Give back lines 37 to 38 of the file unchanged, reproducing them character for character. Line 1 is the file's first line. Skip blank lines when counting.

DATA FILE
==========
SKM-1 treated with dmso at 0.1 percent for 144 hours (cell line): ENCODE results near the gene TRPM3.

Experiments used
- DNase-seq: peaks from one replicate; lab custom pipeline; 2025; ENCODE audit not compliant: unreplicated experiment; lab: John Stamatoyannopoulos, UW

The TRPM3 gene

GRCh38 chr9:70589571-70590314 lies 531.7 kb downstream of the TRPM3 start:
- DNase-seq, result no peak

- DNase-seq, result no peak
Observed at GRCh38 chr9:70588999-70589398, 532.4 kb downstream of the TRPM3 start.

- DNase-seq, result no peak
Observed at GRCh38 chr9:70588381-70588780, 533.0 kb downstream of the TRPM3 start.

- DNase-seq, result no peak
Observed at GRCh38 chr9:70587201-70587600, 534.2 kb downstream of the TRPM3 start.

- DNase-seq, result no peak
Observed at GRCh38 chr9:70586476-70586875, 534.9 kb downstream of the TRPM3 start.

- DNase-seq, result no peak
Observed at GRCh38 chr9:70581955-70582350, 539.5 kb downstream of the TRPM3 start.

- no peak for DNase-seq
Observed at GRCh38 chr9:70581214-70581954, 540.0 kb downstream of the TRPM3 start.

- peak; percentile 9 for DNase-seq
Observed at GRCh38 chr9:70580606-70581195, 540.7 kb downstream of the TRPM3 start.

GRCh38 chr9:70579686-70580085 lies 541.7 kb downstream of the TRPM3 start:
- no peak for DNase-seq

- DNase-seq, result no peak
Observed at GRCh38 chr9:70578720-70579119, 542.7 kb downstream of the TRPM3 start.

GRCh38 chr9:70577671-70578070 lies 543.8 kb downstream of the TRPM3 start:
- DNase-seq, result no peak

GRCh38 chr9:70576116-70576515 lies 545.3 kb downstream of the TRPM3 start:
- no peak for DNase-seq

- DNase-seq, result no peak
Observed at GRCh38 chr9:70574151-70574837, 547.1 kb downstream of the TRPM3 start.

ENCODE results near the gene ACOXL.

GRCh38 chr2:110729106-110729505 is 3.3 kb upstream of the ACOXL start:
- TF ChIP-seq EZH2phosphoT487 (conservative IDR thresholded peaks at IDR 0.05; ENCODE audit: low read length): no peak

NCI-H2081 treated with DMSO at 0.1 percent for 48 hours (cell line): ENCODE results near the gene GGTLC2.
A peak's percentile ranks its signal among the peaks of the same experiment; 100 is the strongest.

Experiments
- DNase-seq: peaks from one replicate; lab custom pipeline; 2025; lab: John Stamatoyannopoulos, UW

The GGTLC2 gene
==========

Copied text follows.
- DNase-seq: peaks from one replicate; lab custom pipeline; 2025; lab: John Stamatoyannopoulos, UW

The GGTLC2 gene